Table of Content

Recent Trends in Thermal Barrier Coatings for Turbine Blades: Theory, Simulation, and Experiment

Submission Deadline: 31 December 2022 Submit to Special Issue

Guest Editors

Prof. Xueling Fan, Xi’an Jiaotong University, China
Dr. Tao Zhang, AEEC Sichuan Gas Turbine Establishment, China
Dr. Fulei Jing, Aero Engine Academy of China, Aero Engine Corporation of China


The development of advanced aero engines is linked with increasing turbine inlet temperature, which results in harsher operating environment for turbine blades. The turbine inlet temperature has reached approximate 2000 K, far exceeding the work temperature limit (~1400 K) of nickel-based superalloys that provide load bearing capacity for the turbine blades. To maintain adequate strength and achieve required lifetime, modern turbine blades are composed of nickel-based single crystal superalloy as substrate in combination with thermal barrier coating (TBC) and complex cooling system. TBC provides protection from the harsh environment and prolongs the component life. However, the application of TBC brings new challenges. The TBC is subjected to both external loads (e.g., high temperature, time-varying gas environment, and mechanical load transferred from the blade substrate through deformation) and internal loads (e.g., stress caused by the mismatch of thermal expansion of each layer, and the TGO growth). As a consequence of the TBC potential spallation caused by the loads, the nickel-based superalloy substrate would be exposed to the aggressive operating conditions exceeding its damage resistance limit, which could result in the overheat and fracture of turbine blades. Therefore, the evaluation of the TBC’s durability has become a critical issue limiting the application of TBC in turbine blades. Recently the TBC-related materials and processes have gained remarkable advance, which require better knowledge and understanding of the mechanics behavior, failure mechanisms and durability-determined life of TBC. It is hoped that this special issue could contribute to facilitating the communication and dissemination of the recent development of strength theory, numerical methods, and experimental techniques for TBC, thereby promoting the improvement and applications of TBC in advanced turbines


Turbine Blade, High Temperature, Thermal Barrier Coating (TBC), Failure, Life Prediction

Published Papers

  • Open Access


    Quantifying Solid Solution Strengthening in Nickel-Based Superalloys via High-Throughput Experiment and Machine Learning

    Zihang Li, Zexin Wang, Zi Wang, Zijun Qin, Feng Liu, Liming Tan, Xiaochao Jin, Xueling Fan, Lan Huang
    CMES-Computer Modeling in Engineering & Sciences, Vol.135, No.2, pp. 1521-1538, 2023, DOI:10.32604/cmes.2022.021639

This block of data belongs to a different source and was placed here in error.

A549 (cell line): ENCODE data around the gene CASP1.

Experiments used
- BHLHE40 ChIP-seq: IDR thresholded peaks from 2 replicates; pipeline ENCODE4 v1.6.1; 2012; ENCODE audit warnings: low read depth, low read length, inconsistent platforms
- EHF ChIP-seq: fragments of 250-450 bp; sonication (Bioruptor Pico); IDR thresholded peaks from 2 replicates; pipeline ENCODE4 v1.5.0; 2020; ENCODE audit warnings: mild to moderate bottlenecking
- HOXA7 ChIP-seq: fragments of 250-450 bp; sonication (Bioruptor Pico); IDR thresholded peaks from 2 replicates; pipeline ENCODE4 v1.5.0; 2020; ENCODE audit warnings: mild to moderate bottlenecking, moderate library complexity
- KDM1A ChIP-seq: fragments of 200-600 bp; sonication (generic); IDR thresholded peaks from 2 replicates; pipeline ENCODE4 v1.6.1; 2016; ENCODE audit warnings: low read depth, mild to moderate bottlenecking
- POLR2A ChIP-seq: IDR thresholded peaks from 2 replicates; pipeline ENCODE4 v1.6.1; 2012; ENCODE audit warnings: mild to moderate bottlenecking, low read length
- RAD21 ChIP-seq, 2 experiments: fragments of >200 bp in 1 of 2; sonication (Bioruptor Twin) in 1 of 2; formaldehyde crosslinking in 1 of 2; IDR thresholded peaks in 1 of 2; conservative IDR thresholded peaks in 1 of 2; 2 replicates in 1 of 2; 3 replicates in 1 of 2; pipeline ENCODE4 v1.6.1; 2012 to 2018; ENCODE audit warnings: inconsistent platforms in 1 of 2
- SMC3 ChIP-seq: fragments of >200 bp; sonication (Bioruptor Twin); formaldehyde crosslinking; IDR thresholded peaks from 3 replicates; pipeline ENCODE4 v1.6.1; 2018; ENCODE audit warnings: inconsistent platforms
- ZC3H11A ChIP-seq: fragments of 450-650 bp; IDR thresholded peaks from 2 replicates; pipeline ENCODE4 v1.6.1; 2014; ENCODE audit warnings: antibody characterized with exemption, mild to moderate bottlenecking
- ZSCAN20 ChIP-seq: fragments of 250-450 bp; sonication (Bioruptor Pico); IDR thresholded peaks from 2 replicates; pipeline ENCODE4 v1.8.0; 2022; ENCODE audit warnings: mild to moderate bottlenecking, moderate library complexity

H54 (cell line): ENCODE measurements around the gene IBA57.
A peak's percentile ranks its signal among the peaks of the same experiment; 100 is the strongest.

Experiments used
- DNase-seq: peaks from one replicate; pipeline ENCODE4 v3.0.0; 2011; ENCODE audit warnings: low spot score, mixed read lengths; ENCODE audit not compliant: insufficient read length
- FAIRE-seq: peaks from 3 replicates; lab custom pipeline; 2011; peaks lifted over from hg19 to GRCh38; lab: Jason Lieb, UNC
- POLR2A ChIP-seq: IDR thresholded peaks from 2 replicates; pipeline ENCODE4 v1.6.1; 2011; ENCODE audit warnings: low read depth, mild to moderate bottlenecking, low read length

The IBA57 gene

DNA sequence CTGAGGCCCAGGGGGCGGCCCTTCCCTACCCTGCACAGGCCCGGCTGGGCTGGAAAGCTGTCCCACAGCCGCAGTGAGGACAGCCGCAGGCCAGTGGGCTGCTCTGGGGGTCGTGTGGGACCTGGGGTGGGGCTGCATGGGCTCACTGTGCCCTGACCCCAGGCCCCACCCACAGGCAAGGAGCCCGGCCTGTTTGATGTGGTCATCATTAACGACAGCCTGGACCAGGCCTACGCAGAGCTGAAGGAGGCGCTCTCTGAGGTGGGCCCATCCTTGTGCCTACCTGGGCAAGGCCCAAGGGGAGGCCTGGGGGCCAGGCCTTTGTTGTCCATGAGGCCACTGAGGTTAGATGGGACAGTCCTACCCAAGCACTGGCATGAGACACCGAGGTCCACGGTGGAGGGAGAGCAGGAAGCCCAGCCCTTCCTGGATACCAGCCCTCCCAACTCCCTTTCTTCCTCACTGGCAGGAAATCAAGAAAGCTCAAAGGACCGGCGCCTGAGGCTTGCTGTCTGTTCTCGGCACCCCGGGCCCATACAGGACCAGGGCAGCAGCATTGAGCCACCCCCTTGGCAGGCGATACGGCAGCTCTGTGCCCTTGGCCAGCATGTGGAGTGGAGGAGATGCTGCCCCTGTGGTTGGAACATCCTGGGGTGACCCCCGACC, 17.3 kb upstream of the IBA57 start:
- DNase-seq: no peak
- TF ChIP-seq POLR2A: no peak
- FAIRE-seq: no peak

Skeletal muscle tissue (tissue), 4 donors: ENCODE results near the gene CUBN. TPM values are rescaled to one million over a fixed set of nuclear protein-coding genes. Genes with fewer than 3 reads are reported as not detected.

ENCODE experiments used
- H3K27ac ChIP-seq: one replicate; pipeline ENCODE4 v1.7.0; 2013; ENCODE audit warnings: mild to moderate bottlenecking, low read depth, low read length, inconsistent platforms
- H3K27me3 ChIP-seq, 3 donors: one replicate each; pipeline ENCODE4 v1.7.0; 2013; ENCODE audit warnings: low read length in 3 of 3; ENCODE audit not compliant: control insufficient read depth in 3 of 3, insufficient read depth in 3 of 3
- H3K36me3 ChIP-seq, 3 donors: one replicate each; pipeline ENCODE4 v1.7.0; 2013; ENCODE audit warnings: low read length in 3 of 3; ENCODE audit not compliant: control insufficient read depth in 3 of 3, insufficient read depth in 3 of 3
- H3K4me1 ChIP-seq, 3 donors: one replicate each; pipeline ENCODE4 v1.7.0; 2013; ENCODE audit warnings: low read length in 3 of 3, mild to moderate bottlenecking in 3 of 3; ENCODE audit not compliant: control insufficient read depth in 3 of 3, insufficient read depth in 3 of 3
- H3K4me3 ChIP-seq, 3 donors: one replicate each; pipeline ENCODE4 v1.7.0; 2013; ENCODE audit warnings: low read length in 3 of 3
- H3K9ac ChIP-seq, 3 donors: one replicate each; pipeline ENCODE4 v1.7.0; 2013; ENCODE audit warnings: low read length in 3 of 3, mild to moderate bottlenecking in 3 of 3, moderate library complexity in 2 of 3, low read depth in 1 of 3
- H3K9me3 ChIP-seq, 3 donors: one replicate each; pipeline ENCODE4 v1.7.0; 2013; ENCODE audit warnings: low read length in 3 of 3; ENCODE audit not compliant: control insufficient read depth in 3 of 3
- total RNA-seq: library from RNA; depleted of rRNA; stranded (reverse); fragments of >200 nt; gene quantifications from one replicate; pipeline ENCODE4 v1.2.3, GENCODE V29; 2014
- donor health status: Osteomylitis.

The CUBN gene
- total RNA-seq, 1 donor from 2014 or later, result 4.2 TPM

(This article belongs to this Special Issue: Recent Trends in Thermal Barrier Coatings for Turbine Blades: Theory, Simulation, and Experiment)
    Abstract Solid solution strengthening (SSS) is one of the main contributions to the desired tensile properties of nickel-based superalloys for turbine blades and disks. The value of SSS can be calculated by using Fleischer’s and Labusch’s theories, while the model parameters are incorporated without fitting to experimental data of complex alloys. In this work, four diffusion multiples consisting of multicomponent alloys and pure Ni are prepared and characterized. The composition and microhardness of single γ phase regions in samples are used to quantify the SSS. Then, Fleischer’s and Labusch’s theories are examined based on high-throughput experiments, respectively. The fitted solid solution… More >

  • Open Access


    Thermal Analysis of Turbine Blades with Thermal Barrier Coatings Using Virtual Wall Thickness Method

    Linchuan Liu, Jian Wu, Zhongwei Hu, Xiaochao Jin, Pin Lu, Tao Zhang, Xueling Fan
    CMES-Computer Modeling in Engineering & Sciences, Vol.134, No.2, pp. 1219-1236, 2023, DOI:10.32604/cmes.2022.022221
    (This article belongs to this Special Issue: Recent Trends in Thermal Barrier Coatings for Turbine Blades: Theory, Simulation, and Experiment)
    Abstract A virtual wall thickness method is developed to simulate the temperature field of turbine blades with thermal barrier coatings (TBCs), to simplify the modeling process and improve the calculation efficiency. The results show that the virtual wall thickness method can improve the mesh quality by 20%, reduce the number of meshes by 76.7% and save the calculation time by 35.5%, compared with the traditional real wall thickness method. The average calculation error of the two methods is between 0.21% and 0.93%. Furthermore, the temperature at the blade leading edge is the highest and the average temperature of the blade pressure… More >

  • Open Access


    Review of Numerical Simulation of TGO Growth in Thermal Barrier Coatings

    Quan Wen, Fulei Jing, Changxian Zhang, Shibai Tang, Junjie Yang
    CMES-Computer Modeling in Engineering & Sciences, Vol.132, No.2, pp. 361-391, 2022, DOI:10.32604/cmes.2022.019528
    (This article belongs to this Special Issue: Recent Trends in Thermal Barrier Coatings for Turbine Blades: Theory, Simulation, and Experiment)
    Abstract Thermally grown oxide (TGO) is a critical factor for the service life of thermal barrier coatings (TBC). Numerical simulations of the growth process of TGO have become an effective means of comprehensively understanding the progressive damage of the TBC system. At present, technologies of numerical simulation to TGO growth include two categories: coupled chemical-mechanical methods and mechanical equivalent methods. The former is based on the diffusion analysis of oxidizing elements, which can describe the influence of bond coat (BC) consumption and phase transformation in the growth process of TGO on the mechanical behavior of each layer of TBC, and has… More >

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